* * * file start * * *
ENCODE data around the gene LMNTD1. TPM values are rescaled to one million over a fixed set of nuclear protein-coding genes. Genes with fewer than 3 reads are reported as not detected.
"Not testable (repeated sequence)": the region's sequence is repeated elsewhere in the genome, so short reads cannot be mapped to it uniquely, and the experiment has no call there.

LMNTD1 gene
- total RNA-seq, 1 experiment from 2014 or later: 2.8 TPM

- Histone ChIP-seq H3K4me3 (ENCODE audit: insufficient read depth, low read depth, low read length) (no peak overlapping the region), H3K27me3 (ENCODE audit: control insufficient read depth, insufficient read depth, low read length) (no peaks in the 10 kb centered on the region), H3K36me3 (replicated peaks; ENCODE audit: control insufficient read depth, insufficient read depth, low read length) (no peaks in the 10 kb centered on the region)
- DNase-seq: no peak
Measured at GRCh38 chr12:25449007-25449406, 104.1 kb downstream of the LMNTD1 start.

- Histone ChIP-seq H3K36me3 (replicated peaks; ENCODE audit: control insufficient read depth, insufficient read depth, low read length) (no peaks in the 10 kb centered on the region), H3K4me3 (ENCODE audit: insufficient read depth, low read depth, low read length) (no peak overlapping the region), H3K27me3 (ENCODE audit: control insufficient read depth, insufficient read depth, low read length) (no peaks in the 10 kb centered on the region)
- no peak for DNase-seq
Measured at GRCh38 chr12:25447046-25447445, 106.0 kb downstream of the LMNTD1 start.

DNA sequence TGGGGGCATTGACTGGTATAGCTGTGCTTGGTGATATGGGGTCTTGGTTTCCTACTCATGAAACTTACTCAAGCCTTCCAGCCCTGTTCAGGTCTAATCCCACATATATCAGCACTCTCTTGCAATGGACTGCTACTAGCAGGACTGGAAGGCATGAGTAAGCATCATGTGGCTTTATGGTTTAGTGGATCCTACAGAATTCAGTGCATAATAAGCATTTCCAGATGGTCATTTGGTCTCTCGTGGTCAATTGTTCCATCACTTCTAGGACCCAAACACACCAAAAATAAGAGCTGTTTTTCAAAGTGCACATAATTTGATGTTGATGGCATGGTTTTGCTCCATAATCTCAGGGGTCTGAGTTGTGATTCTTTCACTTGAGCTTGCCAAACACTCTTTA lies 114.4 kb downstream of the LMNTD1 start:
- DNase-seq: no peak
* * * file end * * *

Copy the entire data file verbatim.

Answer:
ENCODE data around the gene LMNTD1. TPM values are rescaled to one million over a fixed set of nuclear protein-coding genes. Genes with fewer than 3 reads are reported as not detected.
"Not testable (repeated sequence)": the region's sequence is repeated elsewhere in the genome, so short reads cannot be mapped to it uniquely, and the experiment has no call there.

LMNTD1 gene
- total RNA-seq, 1 experiment from 2014 or later: 2.8 TPM

- Histone ChIP-seq H3K4me3 (ENCODE audit: insufficient read depth, low read depth, low read length) (no peak overlapping the region), H3K27me3 (ENCODE audit: control insufficient read depth, insufficient read depth, low read length) (no peaks in the 10 kb centered on the region), H3K36me3 (replicated peaks; ENCODE audit: control insufficient read depth, insufficient read depth, low read length) (no peaks in the 10 kb centered on the region)
- DNase-seq: no peak
Measured at GRCh38 chr12:25449007-25449406, 104.1 kb downstream of the LMNTD1 start.

- Histone ChIP-seq H3K36me3 (replicated peaks; ENCODE audit: control insufficient read depth, insufficient read depth, low read length) (no peaks in the 10 kb centered on the region), H3K4me3 (ENCODE audit: insufficient read depth, low read depth, low read length) (no peak overlapping the region), H3K27me3 (ENCODE audit: control insufficient read depth, insufficient read depth, low read length) (no peaks in the 10 kb centered on the region)
- no peak for DNase-seq
Measured at GRCh38 chr12:25447046-25447445, 106.0 kb downstream of the LMNTD1 start.

DNA sequence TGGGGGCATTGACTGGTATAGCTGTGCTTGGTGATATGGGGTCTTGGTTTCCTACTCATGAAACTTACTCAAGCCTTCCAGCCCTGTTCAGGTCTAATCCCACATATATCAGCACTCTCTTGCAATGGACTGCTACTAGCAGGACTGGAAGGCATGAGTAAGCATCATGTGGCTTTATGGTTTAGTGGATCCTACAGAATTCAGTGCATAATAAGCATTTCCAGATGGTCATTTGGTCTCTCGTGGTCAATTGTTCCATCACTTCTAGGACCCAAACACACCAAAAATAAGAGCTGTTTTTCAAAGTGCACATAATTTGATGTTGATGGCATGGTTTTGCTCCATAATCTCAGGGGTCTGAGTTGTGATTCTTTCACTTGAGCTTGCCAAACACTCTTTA lies 114.4 kb downstream of the LMNTD1 start:
- DNase-seq: no peak